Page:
There will be no massive energy bill this year, House Speaker Paul Ryan’s office said Wednesday evening.

House and Senate conferees have struggled for months to get a deal they could send to the president’s desk before the end of the year. But the election of Donald Trump slowed the process as House leaders said they would wait until next year to get a better deal under a GOP administration.

“The conferees were not able to come to agreement on various outstanding issues in time for the House to consider a conference report,” said the Wisconsin Republican’s spokeswoman, AshLee Strong.

The Washington Examiner reported Monday that the bill was likely dead.

The Energy Policy Modernization Act of 2016 has been lingering in conference committee all fall as House and Senate leaders tried to hash out what they could and could not live with in the sprawling bill, which looked to boost electric grid security, increase U.S. shale gas exports, relax regulations and improve the efficiency of commercial buildings and homes.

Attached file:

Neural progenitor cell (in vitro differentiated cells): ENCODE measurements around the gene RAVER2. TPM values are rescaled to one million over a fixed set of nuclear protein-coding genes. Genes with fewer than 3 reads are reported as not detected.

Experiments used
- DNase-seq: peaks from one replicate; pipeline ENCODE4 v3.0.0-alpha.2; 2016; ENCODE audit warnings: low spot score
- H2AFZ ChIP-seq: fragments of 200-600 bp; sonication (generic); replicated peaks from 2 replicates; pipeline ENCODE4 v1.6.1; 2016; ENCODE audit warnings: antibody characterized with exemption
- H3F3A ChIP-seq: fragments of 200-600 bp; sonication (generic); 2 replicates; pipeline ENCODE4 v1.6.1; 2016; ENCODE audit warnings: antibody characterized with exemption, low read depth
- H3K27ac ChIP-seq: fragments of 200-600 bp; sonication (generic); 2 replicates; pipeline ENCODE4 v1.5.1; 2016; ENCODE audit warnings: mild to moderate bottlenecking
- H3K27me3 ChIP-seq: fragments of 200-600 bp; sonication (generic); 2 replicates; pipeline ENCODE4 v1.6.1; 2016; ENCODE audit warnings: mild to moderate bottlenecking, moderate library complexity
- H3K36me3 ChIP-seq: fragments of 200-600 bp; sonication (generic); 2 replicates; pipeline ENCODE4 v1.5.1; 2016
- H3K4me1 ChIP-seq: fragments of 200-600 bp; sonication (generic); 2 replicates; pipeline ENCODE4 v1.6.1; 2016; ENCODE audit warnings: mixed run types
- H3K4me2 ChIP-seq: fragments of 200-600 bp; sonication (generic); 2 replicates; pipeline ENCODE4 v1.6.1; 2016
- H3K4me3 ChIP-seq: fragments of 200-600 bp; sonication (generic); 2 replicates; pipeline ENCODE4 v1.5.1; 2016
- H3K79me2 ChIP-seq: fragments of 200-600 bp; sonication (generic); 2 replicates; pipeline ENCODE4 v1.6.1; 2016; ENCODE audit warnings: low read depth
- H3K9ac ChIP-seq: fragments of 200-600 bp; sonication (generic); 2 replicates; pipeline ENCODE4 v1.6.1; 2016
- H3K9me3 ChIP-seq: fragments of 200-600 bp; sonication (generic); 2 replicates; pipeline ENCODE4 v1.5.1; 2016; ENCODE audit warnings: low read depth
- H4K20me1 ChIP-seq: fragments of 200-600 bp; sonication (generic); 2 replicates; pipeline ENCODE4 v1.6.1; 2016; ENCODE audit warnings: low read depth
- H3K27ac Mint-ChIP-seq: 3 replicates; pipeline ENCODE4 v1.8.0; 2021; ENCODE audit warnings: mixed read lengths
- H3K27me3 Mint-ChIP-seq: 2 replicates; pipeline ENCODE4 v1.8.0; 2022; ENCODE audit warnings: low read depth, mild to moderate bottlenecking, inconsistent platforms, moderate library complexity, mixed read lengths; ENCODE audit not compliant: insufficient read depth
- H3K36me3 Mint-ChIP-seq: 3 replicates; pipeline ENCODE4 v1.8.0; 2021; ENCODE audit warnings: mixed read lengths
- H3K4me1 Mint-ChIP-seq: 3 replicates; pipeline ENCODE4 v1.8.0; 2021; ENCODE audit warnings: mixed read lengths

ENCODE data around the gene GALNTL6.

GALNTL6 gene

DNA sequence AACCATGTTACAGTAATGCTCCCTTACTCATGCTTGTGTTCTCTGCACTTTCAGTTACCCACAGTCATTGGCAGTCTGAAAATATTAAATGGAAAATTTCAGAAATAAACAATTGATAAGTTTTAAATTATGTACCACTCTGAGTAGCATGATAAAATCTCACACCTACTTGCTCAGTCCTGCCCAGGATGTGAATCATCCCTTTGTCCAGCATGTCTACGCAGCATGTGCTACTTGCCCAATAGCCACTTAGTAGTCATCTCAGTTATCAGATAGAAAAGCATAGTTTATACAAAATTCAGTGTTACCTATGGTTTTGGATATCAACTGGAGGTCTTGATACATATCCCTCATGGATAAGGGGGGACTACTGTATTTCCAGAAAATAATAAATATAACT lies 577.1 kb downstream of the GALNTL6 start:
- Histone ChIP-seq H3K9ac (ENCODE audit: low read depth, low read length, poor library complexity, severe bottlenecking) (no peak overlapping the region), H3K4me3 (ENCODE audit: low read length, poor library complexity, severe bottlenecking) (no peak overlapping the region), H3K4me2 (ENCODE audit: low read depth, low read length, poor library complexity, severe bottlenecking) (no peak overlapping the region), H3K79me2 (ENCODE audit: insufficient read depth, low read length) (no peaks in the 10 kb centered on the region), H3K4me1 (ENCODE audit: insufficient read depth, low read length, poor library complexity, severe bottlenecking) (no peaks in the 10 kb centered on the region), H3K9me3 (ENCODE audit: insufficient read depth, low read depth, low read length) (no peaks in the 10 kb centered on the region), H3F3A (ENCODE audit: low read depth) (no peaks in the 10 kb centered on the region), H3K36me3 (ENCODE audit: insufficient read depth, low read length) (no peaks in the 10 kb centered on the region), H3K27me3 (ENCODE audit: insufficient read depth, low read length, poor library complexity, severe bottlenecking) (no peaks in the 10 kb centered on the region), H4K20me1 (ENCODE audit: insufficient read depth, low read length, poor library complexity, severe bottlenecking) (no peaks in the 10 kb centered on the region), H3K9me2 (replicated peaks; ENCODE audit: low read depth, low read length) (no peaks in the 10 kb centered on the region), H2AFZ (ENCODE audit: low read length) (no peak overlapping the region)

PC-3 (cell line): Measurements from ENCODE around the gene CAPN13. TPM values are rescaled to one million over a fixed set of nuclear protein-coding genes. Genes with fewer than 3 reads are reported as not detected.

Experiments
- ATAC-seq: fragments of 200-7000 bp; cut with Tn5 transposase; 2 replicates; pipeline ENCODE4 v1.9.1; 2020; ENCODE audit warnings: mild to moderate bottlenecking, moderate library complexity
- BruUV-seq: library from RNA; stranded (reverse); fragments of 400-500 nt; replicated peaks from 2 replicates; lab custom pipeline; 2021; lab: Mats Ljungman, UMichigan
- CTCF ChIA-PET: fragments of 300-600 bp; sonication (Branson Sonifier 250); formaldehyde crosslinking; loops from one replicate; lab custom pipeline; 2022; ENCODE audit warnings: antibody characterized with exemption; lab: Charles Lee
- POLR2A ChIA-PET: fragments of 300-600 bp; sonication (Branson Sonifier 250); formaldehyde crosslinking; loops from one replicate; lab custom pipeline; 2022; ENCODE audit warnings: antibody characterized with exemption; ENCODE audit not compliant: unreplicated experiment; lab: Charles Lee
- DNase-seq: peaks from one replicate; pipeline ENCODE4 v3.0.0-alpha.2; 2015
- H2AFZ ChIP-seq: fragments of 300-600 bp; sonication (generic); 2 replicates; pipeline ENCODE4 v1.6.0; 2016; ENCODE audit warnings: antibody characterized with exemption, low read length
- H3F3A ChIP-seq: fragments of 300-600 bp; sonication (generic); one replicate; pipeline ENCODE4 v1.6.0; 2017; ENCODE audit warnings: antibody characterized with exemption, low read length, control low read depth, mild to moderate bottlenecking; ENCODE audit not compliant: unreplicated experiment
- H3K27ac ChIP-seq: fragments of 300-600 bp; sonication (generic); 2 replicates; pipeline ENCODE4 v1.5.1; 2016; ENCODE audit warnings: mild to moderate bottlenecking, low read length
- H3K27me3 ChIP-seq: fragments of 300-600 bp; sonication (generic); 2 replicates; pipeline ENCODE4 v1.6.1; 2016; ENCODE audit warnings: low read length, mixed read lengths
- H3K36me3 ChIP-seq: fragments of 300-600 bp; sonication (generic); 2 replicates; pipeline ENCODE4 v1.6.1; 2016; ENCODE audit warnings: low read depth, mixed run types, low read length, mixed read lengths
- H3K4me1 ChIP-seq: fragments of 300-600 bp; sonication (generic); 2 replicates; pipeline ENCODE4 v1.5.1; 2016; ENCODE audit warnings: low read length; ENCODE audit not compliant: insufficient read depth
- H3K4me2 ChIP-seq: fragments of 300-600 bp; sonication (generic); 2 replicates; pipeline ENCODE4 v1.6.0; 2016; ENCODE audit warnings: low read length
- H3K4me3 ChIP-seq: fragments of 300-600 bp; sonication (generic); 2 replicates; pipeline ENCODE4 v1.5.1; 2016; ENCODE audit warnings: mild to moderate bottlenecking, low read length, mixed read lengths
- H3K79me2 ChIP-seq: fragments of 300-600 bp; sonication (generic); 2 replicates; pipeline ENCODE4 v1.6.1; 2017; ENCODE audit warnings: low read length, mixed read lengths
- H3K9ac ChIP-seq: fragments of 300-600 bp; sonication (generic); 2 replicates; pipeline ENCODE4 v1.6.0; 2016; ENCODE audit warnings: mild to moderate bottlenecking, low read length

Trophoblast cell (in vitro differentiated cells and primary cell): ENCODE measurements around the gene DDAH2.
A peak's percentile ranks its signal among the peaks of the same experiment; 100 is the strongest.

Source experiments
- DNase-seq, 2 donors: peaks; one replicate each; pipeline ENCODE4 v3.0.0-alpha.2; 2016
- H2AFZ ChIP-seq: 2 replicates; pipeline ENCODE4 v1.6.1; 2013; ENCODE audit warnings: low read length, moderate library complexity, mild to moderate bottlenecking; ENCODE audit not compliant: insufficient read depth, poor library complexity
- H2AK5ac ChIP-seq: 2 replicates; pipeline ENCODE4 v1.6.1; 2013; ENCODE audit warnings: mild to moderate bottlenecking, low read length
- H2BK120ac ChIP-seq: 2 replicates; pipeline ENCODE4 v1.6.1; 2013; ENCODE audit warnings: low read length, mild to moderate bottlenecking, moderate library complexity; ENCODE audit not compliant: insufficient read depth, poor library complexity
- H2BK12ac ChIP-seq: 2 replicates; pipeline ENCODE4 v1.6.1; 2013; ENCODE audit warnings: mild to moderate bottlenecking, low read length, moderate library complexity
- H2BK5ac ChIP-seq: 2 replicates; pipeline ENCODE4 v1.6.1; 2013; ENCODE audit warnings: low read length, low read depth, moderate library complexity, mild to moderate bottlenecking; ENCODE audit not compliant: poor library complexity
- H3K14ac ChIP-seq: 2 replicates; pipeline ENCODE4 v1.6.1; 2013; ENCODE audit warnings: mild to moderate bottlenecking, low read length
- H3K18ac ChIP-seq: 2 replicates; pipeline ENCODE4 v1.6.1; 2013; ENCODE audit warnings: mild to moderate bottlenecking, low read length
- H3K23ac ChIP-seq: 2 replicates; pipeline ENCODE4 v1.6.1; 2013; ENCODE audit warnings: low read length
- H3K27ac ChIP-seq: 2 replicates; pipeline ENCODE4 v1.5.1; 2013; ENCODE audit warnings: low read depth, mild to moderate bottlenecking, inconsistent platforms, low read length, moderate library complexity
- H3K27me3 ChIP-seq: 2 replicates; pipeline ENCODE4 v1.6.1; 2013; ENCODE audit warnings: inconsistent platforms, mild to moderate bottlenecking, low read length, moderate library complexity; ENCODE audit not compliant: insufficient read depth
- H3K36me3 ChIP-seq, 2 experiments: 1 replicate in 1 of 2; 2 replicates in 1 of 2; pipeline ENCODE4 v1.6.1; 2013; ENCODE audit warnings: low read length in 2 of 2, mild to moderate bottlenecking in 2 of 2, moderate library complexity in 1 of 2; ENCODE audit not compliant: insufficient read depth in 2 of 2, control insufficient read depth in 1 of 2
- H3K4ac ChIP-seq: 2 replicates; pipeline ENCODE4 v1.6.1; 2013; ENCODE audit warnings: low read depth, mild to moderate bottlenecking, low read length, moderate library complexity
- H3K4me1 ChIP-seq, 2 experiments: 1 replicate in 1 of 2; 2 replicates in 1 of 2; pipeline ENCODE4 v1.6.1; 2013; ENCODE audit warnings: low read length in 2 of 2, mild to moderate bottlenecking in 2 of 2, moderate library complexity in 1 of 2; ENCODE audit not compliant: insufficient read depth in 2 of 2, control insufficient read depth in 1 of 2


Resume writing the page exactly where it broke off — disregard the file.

When the bill passed the Senate in April, Senate Majority Leader Mitch McConnell of Kentucky praised it, saying it “marks the first broad energy legislation to move through the Senate since the Bush administration.”

“It’s clear that this energy legislation is much-needed when it comes to bringing our aging infrastructure and policies in line with current — and future — demands.”

However, recent back-and-forth between House and Senate conferees suggested over the Thanksgiving holiday that progress was slowing in reaching a deal before the end of the year. In addition, McConnell has prioritized passing a short-term budget resolution by the end of the week, although he had said there was “some hope” of passing the bill.

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